I’ve been ill, I’ve only had a cold but as we all know men + colds = near death experiences, and even if this stereotype wasn’t pitifully true in my case (it so is), it coincided with (and was caused by I think) a bout of depression. So the thing to counteract feeling utterly shit both physically and emotionally is obviously reading about old theme parks…what? Specifically I’ve been reading about Thorpe Park since I wrote the latest ‘Examples of Crap I Waste My Money On’ which included Miss Hippo. Thorpe Park is a British Theme Park built on the site of an old gravel pit (that was itself on the site of an old country estate) and opened up in 1979, today it’s one of our signature parks boasting great rides like Tidal Wave, Stealth, SAW – The Ride, Nemesis: Inferno and The Swarm, the latter being one of if not THE best themed roller coaster in the country (though some of Alton Tower’s offerings are close, Thirteen for instance). I’ve been going since 1992, here’s a bunch of things I never knew or forgot:
Thorpe Park was so BORING
Recent trips to the park had convinced me I’d misremembered how dull Thorpe Park used to be but no, having spent time reading timelines and looking at old early 1990s park maps I was right, it was so boring – going by what I read I think I first went in 1992 (as Depth Charge was definitely operating but so was Treasure Island Railway) I’m looking at the map from that year and Christ – there was Logger’s Leap and Thunder River and I’m only including Thunder River as a ‘thrill ride’ because I can’t think what else to call it, one dark ride (Phantom Fantasia) and Depth Charge. The park was clearly aimed at the under tens but it felt so much like a park designed by boring adults without the savvy to know that most kids don’t want to go on things aimed at them – no six year old could sit through A Drive in the Country, Canada Creek Railway or even the Magic Mill without being heavily medicated. It would take until 1996 and the arrival of X:/ No Way Out before it got itself a proper thrill ride to be proud of, there was more to do at Peter Pan’s Playground – and for those who don’t live in Essex, that’s the pleasure beach at my local seaside town and because I don’t think that term’s used in America a pleasure beach is like a ride-filled pier at a boardwalk!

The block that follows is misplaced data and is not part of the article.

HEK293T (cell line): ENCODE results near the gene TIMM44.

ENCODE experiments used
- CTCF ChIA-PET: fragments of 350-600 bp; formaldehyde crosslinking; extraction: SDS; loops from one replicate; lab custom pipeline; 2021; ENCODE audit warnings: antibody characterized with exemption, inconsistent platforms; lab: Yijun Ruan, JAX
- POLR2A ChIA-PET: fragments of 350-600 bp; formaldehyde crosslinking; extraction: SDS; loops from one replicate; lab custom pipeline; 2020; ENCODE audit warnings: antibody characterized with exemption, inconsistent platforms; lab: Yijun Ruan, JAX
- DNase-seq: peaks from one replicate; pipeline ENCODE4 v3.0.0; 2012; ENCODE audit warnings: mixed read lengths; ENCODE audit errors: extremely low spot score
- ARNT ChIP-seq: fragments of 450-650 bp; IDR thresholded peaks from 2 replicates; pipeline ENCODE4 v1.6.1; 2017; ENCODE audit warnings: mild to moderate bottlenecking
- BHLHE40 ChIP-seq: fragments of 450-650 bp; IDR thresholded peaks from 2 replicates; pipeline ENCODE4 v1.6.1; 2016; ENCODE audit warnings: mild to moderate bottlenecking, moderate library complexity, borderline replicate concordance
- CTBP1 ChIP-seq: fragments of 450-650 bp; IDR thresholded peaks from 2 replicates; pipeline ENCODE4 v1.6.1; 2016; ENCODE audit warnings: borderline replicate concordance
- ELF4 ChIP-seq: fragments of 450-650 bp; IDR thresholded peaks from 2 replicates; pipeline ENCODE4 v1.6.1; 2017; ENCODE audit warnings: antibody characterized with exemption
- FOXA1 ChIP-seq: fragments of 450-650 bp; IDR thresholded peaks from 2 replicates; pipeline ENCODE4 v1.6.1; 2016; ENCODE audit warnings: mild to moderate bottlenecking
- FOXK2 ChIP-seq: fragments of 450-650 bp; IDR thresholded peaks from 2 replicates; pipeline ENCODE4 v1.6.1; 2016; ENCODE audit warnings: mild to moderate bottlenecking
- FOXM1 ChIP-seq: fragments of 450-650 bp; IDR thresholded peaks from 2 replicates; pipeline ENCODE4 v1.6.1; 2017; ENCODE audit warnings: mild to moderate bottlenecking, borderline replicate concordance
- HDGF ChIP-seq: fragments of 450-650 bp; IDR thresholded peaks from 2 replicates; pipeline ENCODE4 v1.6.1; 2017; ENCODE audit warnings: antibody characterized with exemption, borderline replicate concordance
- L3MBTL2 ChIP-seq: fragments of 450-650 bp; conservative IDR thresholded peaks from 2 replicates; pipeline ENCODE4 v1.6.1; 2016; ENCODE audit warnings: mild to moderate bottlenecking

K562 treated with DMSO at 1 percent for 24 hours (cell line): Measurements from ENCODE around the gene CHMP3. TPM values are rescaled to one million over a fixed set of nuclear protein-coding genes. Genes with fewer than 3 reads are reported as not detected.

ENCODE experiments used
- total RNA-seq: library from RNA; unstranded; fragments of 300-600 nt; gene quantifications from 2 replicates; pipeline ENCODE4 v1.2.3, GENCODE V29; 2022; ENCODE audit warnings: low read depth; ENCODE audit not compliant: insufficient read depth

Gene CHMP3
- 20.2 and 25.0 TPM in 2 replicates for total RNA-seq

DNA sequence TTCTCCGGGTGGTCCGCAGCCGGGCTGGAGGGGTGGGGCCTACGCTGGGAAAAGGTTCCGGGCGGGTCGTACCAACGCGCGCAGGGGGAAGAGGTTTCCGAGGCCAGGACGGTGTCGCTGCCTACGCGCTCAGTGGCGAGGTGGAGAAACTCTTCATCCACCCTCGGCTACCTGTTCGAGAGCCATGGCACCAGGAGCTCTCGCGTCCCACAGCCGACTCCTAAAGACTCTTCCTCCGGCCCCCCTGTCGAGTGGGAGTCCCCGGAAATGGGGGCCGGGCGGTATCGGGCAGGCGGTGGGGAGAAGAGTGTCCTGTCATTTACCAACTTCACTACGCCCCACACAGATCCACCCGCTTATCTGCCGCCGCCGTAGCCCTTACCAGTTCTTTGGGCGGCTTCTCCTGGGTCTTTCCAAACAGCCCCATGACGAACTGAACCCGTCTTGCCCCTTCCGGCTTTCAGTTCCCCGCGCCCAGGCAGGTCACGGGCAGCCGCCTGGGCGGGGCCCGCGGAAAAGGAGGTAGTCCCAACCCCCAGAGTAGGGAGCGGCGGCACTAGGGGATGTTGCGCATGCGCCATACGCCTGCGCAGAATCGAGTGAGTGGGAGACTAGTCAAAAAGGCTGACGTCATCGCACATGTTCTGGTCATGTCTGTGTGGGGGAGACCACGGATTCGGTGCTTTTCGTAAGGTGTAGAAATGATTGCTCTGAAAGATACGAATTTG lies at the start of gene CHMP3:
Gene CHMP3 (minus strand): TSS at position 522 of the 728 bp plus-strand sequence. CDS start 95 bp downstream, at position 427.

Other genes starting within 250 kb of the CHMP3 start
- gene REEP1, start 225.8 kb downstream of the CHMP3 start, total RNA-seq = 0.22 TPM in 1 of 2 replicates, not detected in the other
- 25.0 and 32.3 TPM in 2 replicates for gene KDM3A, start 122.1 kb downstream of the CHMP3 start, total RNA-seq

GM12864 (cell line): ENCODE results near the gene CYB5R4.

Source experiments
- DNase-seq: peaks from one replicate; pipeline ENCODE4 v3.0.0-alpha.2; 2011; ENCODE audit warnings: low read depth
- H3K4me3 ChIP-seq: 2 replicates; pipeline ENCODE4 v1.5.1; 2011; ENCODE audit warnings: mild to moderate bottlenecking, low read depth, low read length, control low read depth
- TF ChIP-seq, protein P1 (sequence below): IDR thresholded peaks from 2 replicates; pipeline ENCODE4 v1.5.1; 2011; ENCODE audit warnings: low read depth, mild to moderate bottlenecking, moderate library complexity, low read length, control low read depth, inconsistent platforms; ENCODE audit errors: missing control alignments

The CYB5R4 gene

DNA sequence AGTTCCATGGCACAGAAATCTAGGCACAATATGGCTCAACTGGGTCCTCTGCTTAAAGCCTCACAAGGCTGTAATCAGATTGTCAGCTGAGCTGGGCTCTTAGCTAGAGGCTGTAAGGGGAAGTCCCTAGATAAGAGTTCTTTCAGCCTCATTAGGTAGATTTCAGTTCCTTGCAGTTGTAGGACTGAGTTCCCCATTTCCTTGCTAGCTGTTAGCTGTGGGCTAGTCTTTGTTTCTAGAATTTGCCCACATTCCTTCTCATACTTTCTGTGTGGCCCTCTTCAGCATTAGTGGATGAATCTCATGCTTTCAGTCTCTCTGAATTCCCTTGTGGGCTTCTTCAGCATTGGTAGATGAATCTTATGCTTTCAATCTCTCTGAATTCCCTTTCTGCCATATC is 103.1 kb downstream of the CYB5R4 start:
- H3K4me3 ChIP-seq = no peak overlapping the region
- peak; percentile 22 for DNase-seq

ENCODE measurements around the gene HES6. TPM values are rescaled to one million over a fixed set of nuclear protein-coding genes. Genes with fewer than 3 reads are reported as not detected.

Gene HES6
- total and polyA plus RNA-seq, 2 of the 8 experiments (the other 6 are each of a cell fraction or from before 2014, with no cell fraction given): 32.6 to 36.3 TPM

Logger’s Leap is STILL the highest log flume in the UK
I remember Thorpe Park touting Logger’s Leap – their Canadian themed log flume – as being the tallest log flume in the United Kingdom but I also knew that it had lost that title, I had no idea how or when just that it stopped being true - and anyway Dragon River’s at Chessington is a far superior log flume experience. I was right – it lost it in 1993 to Nightmare Niagara when that opened at The American Adventure in Derby, but the American Adventure (which opened way back in ’87) closed in 2005 and with it Nightmare Niagara so now Logger’s Leap is once again the tallest.
Mr Rabbit was the park’s original mascot
The Thorpe Park Ranger are for my money some of the best mascots ever, they were likable, well designed, had tons of personality apiece and RCM went all-out integrating them into the park, they were introduced in 1989 so by the time I started visiting regularly (1992-2000) they were already integrated, merchandised and appearing as walk-around characters so I never knew a time when Mr Rabbit wasn’t one of them, and frankly the rabbit always stood out the least (I always liked Mr Elephant the best) but it turns out that Mr Rabbit was the park’s original mascot, appearing on television commercials and having the first stage show at The Club House. Originally he wore a little pink bow tie and waist coat before becoming magic and adopting himself a wizard get-up and then joining up with the Thorpe Park Rangers, in fact they transformed The Magic Mill into Mr Rabbit’s Tropical Travels and that told the tale of how Mr Rabbit met them and recruited them (it must have stung a bit when Chief Ranger got the job of, well, Chief Ranger over him, mind you Chief Ranger was a fucking bear so I doubt Mr Rabbit argued much). It just makes their ousting by that fucking cat and their now almost complete removal from the park even sadder. Incidentally Mr Rabbit’s arrival as park mascot hasn’t been pinned down, though he appears on the first park map I can find (1986) where his Mr Rabbit Show was already operating (it’s not listed as a new attraction) and he was already ‘as seen on TV’ and he doesn’t seem to have been around in 1981 (and the Club House certainly wasn’t) so it would be between ’82 and ‘85, most sources I’ve got just put his arrival as ‘early 80’s.
The Thorpe Park Fire